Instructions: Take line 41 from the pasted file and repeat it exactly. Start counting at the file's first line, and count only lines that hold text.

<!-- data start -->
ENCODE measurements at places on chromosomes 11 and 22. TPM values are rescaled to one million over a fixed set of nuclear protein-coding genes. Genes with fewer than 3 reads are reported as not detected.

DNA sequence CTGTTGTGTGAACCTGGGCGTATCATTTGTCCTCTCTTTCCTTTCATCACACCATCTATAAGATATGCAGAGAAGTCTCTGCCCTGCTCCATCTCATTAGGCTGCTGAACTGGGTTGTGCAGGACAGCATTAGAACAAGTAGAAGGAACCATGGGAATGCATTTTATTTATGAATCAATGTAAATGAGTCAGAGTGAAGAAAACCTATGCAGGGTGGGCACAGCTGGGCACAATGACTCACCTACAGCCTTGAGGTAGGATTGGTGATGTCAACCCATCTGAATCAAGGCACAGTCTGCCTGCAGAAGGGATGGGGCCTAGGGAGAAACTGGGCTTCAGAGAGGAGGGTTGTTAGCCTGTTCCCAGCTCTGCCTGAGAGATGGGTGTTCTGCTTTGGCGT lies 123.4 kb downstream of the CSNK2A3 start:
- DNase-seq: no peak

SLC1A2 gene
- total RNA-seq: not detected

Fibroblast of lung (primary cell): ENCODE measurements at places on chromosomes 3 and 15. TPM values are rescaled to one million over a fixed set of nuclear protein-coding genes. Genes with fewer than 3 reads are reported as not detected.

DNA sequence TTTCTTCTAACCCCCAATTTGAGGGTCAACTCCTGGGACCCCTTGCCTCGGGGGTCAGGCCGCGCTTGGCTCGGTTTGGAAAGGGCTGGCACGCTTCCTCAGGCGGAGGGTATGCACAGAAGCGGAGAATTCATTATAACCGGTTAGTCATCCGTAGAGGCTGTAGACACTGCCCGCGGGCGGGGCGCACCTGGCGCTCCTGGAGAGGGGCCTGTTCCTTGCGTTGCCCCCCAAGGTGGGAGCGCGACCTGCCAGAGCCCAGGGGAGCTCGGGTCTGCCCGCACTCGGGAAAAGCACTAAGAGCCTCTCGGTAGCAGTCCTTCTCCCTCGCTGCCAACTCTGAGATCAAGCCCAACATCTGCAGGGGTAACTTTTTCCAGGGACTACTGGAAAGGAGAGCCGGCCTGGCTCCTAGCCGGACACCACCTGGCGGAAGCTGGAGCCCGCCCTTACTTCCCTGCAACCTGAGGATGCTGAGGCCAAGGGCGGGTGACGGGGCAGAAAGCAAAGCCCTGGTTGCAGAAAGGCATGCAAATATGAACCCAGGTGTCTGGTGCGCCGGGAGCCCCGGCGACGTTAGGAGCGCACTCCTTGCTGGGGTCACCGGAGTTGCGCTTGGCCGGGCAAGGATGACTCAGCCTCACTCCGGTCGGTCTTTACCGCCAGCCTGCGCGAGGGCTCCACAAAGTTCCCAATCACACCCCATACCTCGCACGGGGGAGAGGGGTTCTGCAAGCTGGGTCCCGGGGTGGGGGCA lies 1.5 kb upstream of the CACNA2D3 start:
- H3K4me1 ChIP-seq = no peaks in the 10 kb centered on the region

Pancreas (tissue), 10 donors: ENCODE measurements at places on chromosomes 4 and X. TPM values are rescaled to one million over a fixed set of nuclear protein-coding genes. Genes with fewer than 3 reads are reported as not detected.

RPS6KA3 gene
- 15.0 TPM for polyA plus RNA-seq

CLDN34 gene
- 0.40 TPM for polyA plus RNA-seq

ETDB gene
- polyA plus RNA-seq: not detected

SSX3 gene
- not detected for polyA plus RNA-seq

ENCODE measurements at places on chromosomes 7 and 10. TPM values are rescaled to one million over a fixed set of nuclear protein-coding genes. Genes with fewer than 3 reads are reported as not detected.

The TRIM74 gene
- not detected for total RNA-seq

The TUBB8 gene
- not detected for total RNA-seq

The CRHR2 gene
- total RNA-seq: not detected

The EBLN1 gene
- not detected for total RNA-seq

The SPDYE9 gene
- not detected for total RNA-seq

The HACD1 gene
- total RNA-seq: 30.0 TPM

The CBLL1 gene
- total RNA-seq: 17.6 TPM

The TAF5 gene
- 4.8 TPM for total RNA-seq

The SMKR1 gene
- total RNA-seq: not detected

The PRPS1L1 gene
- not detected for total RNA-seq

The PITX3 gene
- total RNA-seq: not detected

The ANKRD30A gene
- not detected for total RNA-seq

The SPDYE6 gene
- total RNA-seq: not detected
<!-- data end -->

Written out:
The ANKRD30A gene